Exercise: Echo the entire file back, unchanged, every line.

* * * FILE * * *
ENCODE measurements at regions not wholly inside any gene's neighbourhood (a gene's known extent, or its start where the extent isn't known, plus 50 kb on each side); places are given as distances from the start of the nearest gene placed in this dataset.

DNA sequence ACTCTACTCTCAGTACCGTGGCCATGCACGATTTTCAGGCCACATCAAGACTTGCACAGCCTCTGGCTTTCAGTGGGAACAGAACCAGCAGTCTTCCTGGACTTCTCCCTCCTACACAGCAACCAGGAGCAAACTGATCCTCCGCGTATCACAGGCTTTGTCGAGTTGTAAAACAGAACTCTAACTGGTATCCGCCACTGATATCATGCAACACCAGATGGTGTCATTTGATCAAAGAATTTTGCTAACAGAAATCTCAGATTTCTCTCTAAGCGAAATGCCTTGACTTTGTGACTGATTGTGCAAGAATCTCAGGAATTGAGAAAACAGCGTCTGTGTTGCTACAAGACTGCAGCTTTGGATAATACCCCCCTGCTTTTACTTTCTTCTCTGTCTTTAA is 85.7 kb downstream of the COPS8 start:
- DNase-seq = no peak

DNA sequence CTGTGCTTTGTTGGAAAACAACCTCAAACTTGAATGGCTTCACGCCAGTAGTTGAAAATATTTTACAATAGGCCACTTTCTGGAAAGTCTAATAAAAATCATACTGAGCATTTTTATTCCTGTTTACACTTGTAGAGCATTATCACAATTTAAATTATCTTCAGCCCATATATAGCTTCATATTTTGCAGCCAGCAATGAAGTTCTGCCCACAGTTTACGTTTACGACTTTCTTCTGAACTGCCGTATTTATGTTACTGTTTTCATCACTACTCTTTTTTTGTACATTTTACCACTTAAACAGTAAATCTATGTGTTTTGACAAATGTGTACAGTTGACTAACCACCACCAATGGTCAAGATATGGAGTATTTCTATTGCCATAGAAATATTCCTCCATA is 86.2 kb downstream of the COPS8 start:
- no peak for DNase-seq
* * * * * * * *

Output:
ENCODE measurements at regions not wholly inside any gene's neighbourhood (a gene's known extent, or its start where the extent isn't known, plus 50 kb on each side); places are given as distances from the start of the nearest gene placed in this dataset.

DNA sequence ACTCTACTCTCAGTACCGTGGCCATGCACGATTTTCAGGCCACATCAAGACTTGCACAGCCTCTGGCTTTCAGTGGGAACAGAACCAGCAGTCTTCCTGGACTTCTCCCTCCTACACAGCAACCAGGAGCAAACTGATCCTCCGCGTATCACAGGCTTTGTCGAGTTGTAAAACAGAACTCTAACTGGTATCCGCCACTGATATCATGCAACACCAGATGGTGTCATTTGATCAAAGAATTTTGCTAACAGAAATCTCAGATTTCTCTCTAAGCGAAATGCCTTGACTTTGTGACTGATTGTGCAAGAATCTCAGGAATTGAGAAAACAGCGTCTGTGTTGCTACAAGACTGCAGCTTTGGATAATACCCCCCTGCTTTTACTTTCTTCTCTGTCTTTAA is 85.7 kb downstream of the COPS8 start:
- DNase-seq = no peak

DNA sequence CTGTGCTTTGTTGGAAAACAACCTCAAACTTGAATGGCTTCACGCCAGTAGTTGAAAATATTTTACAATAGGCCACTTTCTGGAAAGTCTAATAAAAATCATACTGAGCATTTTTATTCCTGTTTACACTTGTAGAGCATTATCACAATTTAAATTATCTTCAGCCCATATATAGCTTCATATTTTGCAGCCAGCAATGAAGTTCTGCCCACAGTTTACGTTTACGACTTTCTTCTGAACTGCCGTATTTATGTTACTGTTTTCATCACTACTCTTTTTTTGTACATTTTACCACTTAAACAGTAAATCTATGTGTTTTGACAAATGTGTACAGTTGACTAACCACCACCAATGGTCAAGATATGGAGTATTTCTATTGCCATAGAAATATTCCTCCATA is 86.2 kb downstream of the COPS8 start:
- no peak for DNase-seq